Sunday, May 29, 2011

Out of Control (in The Hands of The One in Control)

"No one can tell me what I can and can't eat!"

Thus says my grandma with dementia.

It's amazing to me how dementia (much like Alzheimer's) removes all inhibitions and reveals the ugly threads that weave through human nature.

I am no exception to this nature.

When I was a kid, I was considered "strong-willed." My mom read a book about it. This trait was most readily observed by my famous toddler expression of "ME do it" anytime I was confronted with a task on which I received even the faintest suggestion of help. (Eventually I graduated to: "Let me do it on my own.")

I was also an expert at testing my boundaries. When I was a small child, I was informed that our family was going to leave my grandparents' house one evening. Not wanting to go, I refused to budge. I was then given the option of walking out on my own or being carried against my will, to which I stubbornly responded with my own defiant choice: "I'll crawl out."

Yes, God has had his hands full breaking my will to be in control. I have repeatedly been convicted of my desire to drive the boat, so to speak.

It's not hard to see why trusting God is difficult for me. My objective is to avoid discomfort, discipline, and pain. However, God frequently accomplishes his important purposes through these things. How do I respond?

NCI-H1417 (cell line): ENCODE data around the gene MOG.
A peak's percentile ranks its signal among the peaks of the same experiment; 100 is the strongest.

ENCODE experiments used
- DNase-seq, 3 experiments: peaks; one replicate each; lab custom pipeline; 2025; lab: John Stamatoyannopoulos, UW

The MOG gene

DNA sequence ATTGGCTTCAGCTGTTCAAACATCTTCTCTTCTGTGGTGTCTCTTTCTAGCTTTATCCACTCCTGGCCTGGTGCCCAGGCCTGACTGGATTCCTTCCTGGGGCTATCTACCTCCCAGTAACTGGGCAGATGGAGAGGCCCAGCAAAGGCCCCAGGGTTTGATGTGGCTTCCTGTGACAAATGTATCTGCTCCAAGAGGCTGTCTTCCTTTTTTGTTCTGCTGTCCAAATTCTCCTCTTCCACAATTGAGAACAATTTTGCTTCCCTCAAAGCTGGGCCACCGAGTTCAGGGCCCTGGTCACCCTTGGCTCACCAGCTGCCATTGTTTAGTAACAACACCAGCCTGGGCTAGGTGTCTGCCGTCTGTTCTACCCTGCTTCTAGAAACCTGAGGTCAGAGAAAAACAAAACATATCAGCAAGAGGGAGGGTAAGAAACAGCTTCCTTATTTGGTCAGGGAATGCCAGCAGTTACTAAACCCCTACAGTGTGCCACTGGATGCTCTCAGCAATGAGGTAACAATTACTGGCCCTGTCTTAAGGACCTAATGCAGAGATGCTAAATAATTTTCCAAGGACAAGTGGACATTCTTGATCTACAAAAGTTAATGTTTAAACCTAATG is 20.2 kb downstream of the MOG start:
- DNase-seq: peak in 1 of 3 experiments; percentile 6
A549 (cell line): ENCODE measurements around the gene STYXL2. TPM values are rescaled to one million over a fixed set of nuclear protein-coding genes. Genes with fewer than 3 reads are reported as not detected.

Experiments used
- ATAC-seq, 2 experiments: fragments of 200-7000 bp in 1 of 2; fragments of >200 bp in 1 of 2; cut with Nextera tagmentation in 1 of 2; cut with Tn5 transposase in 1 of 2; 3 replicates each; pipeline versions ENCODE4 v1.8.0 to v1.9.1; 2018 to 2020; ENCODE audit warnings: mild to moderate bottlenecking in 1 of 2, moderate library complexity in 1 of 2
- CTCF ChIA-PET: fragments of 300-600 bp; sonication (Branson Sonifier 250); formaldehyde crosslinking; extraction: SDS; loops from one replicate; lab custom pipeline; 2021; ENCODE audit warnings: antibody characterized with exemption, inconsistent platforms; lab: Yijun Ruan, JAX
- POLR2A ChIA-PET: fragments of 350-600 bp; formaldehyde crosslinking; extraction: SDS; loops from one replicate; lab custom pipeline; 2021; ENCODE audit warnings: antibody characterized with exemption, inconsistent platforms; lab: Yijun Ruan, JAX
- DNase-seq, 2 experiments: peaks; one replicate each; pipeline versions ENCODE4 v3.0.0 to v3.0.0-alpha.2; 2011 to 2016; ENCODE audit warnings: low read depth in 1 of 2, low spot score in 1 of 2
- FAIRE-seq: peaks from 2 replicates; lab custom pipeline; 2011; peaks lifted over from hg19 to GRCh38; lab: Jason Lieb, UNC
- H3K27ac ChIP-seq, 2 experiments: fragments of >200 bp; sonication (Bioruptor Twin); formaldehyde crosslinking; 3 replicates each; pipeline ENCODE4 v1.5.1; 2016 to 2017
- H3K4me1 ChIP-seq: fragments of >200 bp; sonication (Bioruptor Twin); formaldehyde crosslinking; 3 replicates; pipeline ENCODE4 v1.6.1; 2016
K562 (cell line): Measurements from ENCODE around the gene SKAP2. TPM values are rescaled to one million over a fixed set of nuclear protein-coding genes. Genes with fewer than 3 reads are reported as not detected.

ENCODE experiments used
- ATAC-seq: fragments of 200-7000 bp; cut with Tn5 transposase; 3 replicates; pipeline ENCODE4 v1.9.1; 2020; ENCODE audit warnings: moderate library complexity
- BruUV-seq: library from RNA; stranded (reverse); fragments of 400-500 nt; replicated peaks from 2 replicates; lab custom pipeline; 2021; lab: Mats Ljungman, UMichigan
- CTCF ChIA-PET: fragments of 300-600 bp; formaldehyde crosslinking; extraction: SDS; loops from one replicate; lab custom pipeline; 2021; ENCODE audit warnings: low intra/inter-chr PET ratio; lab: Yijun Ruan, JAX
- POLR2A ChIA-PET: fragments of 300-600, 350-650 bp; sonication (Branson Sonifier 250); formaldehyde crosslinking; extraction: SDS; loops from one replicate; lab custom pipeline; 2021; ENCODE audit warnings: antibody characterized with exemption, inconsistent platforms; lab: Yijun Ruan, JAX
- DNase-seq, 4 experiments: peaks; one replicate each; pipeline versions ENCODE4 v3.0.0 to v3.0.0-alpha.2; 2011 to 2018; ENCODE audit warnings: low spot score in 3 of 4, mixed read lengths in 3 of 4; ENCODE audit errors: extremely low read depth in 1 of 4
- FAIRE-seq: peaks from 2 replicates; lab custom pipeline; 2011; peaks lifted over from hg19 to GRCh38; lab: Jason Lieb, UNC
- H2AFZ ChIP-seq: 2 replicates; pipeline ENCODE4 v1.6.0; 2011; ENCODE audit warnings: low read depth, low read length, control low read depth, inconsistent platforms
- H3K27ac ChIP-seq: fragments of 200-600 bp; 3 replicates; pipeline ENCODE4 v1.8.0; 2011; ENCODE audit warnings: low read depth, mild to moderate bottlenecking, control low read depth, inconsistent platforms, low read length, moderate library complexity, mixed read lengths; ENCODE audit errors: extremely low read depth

My grandma's response is to lash out in the same way I used to as a child. In her state of being completely dependent on my mom and me for everything because of her failing health and mind, she tries to regain some form of control. In doing so, she defiantly asserts her will in areas that make everyone's life more difficult.

I learn a lot about my childish ways with God when I see my grandma act like that. By refusing to eat simply because she doesn't like being taken to the toilet (or being washed, or given food), she hurts herself the most.

Similarly, when I refuse to pray to God simply because I don't like the circumstances he's put me in, I, also, am hurting myself the most. I need prayer as a protection, as an outlet, as a guide, and for peace during times when life is beyond my influence. It's easy to see lack of prayer as making a point, but God does not respond to my defiant silences. He simply waits for me to come back because I'm hungry for him and nothing on this earth will fully satisfy that hunger.

Even when trials and illness make you feel completely powerless, remember that God is not the enemy. He is the one who will lead us to repentance and peace that passes all understanding, if we would just be still and trust in him.

For the Lamb at the center of the throne
will be their shepherd;
‘he will lead them to springs of living water.’
‘And God will wipe away every tear from their eyes.'”
Revelation 7:17

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